Curvature of the spine is a greatly misunderstood topic, since there are 2 completely different types of curvatures possible. First off, the spine is normally multiply curved from front to back in a definite pattern alternating from lordotic to kyphotic to lordotic to kyphotic curvature in the cervical, thoracic, lumbar and sacrococcygeal regions respectively.
While these curves are normal, there is always the possibility that a person might suffer an exaggerated form of either lordosis or kyphosis, called a hyper curvature condition, or a reduction in the normal curvature called a hypo curvature condition. For more information about hyper or hypo lordotic or kyphotic conditions, please read my lordosis resource section.
The next variety of spinal curvature is always deemed to be atypical and sometimes even pathological. This side to side curvature is also commonly known as scoliosis. There are 3 distinct forms of scoliosis. The only form that usually demonstrates a conclusive cause is the adult variation. The true causes of idiopathic scoliosis and congenital scoliosis are not known. Scientists continue to study gene patterns in the hope that one day, they can eliminate this traumatic condition altogether.
The remainder of this article will provide some lesser known facts about abnormal side to side curvatures in the vertebral column.
There are three basic types of scoliotic
curvature which are possible to demonstrate in the human backbone. Each
category can often be broken down into smaller subcategories of
scoliotic change to further assist in classifying the specific nature of
Idiopathic scoliosis can be further broken down to include the juvenile subtype. Idiopathic curves occur in less than 2% of the general population. This condition often runs in the family and heredity will increase the chances of developing abnormal side-to-side spinal curves by up to 25%. Scoliosis is 4 to 9 times more common in girls than in boys, depending on age of onset.
Adult scoliosis can be caused as a result of spinal degeneration or injury. Typically, it may be further classified as degenerative scoliosis or traumatic scoliosis to denote its origin. Osteoarthritis can contribute to adult scoliosis, as can other structural issues, such as osteoporosis, spondylolisthesis and front to back curvature irregularities. This variety of scoliosis is not a condition by itself, but rather an effect of some other process, disease or injurious event.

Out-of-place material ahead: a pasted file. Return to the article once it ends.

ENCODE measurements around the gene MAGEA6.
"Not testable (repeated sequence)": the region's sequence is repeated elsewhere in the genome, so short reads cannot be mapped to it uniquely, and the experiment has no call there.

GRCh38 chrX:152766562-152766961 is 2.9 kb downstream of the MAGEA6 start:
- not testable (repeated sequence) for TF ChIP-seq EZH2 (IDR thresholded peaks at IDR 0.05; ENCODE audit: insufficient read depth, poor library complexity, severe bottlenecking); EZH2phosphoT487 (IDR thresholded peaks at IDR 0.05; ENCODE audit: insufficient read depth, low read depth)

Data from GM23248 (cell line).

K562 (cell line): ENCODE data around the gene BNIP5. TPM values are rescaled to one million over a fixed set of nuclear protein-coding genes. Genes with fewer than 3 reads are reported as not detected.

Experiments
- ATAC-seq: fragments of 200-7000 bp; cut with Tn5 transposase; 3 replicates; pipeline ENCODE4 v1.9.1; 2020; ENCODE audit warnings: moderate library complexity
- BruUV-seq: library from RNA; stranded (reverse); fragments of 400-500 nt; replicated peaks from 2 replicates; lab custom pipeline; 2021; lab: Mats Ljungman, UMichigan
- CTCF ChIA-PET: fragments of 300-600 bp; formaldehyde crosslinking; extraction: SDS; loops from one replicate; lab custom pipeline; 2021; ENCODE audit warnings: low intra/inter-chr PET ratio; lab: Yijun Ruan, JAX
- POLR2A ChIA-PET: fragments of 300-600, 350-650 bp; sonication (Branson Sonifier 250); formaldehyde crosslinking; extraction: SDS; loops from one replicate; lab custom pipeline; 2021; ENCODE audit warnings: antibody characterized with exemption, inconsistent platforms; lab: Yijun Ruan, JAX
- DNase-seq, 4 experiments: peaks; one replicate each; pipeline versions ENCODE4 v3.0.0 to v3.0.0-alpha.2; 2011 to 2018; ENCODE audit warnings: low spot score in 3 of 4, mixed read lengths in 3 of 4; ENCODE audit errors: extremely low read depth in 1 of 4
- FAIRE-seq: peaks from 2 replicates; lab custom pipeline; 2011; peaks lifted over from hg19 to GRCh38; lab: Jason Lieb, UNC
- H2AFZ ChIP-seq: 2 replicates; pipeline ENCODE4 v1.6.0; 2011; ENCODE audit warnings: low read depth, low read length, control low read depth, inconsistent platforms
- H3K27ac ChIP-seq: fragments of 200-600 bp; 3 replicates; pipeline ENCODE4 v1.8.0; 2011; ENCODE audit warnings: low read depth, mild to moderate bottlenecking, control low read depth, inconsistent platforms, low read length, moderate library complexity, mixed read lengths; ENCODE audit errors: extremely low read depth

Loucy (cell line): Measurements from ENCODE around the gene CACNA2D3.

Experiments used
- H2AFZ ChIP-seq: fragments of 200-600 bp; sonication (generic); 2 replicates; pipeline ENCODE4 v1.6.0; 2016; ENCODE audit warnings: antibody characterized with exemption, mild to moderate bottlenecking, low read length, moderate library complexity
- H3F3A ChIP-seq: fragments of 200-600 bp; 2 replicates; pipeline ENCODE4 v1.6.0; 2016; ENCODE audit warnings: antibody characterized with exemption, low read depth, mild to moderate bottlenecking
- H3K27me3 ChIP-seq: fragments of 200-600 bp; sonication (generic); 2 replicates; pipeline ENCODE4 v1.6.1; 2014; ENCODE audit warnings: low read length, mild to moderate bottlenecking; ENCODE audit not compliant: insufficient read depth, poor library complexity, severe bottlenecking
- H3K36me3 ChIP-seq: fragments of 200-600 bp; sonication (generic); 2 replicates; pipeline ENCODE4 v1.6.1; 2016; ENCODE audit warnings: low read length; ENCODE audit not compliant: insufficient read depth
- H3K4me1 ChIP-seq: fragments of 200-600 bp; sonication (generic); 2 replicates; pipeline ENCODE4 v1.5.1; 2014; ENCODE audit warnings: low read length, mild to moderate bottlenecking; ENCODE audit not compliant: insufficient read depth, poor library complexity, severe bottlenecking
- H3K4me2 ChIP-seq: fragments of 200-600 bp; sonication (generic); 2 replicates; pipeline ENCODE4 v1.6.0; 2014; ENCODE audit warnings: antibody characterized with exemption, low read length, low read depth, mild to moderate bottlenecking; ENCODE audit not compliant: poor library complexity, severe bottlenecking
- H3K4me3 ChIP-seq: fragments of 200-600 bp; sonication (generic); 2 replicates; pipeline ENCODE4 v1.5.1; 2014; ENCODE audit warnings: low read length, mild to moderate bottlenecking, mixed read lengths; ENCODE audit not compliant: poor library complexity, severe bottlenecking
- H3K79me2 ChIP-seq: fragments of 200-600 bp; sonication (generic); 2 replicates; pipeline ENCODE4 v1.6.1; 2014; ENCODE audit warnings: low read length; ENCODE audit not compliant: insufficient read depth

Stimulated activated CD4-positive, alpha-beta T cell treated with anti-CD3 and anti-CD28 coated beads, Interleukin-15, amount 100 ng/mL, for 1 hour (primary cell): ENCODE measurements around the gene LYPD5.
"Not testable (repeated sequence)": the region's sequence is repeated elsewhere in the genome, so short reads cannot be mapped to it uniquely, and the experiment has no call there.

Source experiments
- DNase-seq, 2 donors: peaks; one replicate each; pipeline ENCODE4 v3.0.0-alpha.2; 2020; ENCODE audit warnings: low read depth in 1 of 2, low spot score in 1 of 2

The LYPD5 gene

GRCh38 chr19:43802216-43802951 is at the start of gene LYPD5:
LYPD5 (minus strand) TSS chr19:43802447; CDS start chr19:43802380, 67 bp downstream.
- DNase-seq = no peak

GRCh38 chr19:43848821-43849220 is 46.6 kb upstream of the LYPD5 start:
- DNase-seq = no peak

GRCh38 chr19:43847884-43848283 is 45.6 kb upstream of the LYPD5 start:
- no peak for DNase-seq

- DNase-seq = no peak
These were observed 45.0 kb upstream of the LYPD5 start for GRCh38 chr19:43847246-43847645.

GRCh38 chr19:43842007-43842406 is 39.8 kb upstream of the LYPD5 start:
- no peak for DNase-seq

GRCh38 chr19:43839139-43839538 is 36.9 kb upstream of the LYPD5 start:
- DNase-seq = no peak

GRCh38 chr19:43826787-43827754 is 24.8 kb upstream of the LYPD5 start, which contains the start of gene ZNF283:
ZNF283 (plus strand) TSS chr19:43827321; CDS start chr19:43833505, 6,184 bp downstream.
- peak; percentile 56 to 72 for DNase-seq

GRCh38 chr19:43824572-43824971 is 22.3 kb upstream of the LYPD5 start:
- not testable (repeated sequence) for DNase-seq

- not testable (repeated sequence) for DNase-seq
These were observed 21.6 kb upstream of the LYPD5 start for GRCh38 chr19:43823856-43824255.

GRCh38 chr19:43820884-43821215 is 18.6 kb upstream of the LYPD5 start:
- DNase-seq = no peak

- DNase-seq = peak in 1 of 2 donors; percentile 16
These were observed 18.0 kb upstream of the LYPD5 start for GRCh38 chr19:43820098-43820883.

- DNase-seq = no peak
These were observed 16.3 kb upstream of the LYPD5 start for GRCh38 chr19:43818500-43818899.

Congenital scoliosis also occurs more often in girls than in boys. It is rarely discovered prior to birth. Heredity only contributes slightly to this form of curvature. This birth defect does not seem to be especially linked to any particular cause. The true reason for most cases remains subject to a great degree of speculation, although some risk factors are almost universally accepted as being contributory.
It is important to remember that an abnormally curved spine does not have to cause any pain or problems. Most people with mild to moderate forms of scoliosis simply need to be monitored by a doctor, rather than treated by one. If the curve is mild, the best treatment statistically is usually no treatment at all.
Since the age of 16, I suffered with symptoms that I thought came from my slight thoracolumbar spinal curvature. Later in life, I discovered that my slight curve was actually quite normal and never caused me any pain. I still have the slight side to side curvature of the spine and have been diagnosed for many years with quite severe hypolordosis in both the neck and lower back regions. It is funny how many years ago, I thought these spinal issues were the worst things that could happen to me, but with time and research, I now understand their relatively innocent nature.
Anyway, when I compare my curvature concerns to the other spinal problems I now endure, they seem thoroughly inconsequential and almost humorous for the thought that they ever were suspected of being the root cause of my severe pain.